Prequel to Kinzel Mine Outing


Last fall I published a blog post about hiking to the old Kinzel Mine in the Badger Creek Wilderness. Since then I have had multiple questions and requests for more information about the area.

The following is a remembrance of a hike taken there in the summer of 2010.

————————————

The pungent scent of pine needles, open meadows, views extending far to the east, mule deer, an amazing diversity of wildflowers and an old deserted log cabin with a nearby mining shaft.

The last Saturday of May I was hiking on the eastern slopes of the Cascades. The Trailhead was east of Tygh Valley at roughly an elevation of 2,000 feet.

Blessed with sunshine and no wind, I headed northeast along Little Badger Creek enjoying the pleasant sounds of the stream flowing along the valley bottom. Soon the Badger Creek Wilderness was entered and the trail moved above the creek along the higher canyon walls travelling under mature ponderosa pines with blackened bark from a long ago forest fire.

After four miles the trail returned to a pretty campsite by the stream with the remains of the Kinzel Cabin nearby. An old rusted bedstead was about the only thing remaining in the cabin.

Following the trail along the creek for another few hundred yards led to an old mine shaft entering the canyon wall for about 80 feet.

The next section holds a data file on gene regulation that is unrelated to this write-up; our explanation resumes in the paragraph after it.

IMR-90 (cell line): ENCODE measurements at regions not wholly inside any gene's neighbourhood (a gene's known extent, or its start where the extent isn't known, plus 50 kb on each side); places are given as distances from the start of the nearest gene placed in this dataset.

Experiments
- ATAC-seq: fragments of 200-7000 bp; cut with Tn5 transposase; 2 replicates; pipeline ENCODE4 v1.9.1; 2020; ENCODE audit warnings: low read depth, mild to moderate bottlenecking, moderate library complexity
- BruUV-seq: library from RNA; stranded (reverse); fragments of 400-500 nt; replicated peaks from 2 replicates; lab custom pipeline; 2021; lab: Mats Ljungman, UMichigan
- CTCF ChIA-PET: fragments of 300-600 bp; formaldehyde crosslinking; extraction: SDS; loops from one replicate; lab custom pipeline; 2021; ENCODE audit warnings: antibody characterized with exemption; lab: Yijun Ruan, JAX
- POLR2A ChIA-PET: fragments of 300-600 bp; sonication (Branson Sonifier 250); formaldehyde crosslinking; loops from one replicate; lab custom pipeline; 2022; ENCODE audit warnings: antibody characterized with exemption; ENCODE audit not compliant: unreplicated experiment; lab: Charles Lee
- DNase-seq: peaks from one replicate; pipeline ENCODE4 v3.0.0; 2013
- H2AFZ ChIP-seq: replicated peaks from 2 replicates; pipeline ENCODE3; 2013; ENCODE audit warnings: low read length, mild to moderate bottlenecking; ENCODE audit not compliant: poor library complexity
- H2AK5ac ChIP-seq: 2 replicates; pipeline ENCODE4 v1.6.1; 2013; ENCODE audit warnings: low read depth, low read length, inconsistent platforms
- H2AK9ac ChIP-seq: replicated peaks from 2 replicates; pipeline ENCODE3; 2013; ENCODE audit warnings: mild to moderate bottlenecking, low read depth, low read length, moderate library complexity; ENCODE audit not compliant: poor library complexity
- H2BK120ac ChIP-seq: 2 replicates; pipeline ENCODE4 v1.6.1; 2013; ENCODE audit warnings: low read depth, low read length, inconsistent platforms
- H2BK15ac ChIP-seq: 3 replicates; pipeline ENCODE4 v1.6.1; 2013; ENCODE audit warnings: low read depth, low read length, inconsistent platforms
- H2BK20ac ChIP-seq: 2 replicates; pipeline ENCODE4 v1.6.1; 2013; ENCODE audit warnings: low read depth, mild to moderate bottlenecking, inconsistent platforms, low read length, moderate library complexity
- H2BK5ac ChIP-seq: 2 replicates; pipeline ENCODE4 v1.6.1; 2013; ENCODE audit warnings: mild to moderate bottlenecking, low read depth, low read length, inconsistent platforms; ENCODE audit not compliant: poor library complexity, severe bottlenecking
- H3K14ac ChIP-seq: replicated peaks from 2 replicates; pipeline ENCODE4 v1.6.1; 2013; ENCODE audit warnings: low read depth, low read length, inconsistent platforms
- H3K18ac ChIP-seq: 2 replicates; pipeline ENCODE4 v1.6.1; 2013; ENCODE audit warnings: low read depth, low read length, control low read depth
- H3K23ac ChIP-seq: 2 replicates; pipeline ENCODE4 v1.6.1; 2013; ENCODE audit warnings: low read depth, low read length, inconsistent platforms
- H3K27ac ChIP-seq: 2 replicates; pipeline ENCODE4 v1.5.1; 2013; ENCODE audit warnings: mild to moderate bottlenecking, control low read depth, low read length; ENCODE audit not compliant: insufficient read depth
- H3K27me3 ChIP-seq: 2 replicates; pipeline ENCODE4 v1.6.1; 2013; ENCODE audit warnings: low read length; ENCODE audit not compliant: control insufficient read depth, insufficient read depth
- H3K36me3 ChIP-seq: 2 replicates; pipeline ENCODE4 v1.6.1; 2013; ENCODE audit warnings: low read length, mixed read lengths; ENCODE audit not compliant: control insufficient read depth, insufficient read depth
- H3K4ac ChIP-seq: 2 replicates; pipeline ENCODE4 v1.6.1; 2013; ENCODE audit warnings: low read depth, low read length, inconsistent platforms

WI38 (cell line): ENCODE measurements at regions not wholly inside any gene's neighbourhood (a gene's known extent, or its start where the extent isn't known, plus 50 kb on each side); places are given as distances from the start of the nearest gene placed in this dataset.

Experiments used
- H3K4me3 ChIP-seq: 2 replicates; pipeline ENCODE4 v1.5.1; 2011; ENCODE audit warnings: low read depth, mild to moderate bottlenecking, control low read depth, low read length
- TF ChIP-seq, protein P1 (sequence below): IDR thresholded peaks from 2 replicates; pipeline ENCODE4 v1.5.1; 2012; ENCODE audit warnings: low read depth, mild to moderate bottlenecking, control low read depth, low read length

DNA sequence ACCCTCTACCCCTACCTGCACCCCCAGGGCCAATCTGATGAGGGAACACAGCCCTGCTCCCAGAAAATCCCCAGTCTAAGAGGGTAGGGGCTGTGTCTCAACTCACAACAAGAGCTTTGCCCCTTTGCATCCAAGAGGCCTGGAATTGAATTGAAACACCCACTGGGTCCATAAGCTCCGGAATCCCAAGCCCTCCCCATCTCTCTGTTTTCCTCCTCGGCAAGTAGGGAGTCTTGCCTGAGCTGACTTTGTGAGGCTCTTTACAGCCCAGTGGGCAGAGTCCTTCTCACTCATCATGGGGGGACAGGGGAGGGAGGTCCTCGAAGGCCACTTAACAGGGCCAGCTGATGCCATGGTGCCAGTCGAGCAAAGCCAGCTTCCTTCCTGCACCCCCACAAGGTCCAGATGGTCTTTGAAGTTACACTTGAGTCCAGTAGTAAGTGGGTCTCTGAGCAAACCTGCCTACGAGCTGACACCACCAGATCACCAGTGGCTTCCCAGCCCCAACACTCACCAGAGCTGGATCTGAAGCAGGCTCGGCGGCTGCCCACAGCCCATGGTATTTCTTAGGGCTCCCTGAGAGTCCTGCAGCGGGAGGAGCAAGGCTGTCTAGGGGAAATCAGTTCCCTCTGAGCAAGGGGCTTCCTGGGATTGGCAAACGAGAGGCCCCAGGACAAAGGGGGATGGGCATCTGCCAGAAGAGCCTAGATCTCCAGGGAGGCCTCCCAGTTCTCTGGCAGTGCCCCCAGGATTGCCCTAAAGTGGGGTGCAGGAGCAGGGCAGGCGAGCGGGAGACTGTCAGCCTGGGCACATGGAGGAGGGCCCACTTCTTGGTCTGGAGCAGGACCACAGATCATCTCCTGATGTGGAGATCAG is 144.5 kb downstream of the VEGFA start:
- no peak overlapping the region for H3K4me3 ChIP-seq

Now the trail became serious, gaining 800 feet to a ridge top in a little over one-half mile through a series of mature juniper trees. But, it was worth it.

The views at an old heli-spot extended over Pine Hollow Reservoir and the irrigated farmlands to the east.

The trail continued heading westerly gaining elevation in fits and starts. In another three miles I was above 5,000 feet post-holing through deep snow drifts.

I had seen little evidence of fresh bear, elk or cougar tracks, so turned around and began the long trip back to the trailhead.

The landscape on the ridge was a combination of lodgepole pines and oak trees interspersed with pillow-like basalt rock formations, manzanita, huckleberry bushes, balsamroot, and many grass-covered meadows.

There is always something soothing about hiking on the eastern slopes of the Cascades. Maybe I’m a little biased, having been born and raised in similar surroundings.

Hiking the last several miles along the creek I couldn’t help pausing over and over again to enjoy the find of a calypso orchid, or a wild lily, or just to let my mind drift with the cold, spring flow of water.

All in all the hike was 14 miles in length with 3,800 feet of elevation gain.

What a fun day! (Oh, did I mention finding two ticks wandering around on my pants? They are sure sneaky critters.)

Serviceberry

Serviceberry

Signs of an old forest fire (the thick bark of mature Ponderosa Pines withstand the intense heat of forest fires much better than other trees)

Signs of an old forest fire (the thick bark of mature Ponderosa Pines
withstand the intense heat of forest fires much better than other trees)

Pine Squirrel

Pine Squirrel

Calypso Orchid

Calypso Orchid

Remains of the Kinzel Cabin

Remains of the Kinzel Cabin

Fence Lizard

Western Fence Lizard

Upland Larkspur

Upland Larkspur

Juniper berries

Juniper berries

Kinzel Mine shaft

Kinzel Mine shaft

Wild Strawberry

Wild Strawberry

View from old heli-pad

View from old heli-pad

Oregon Wind Flower

Oregon Wind Flower

Categories: Oregon Cascades HikesTags: , , ,

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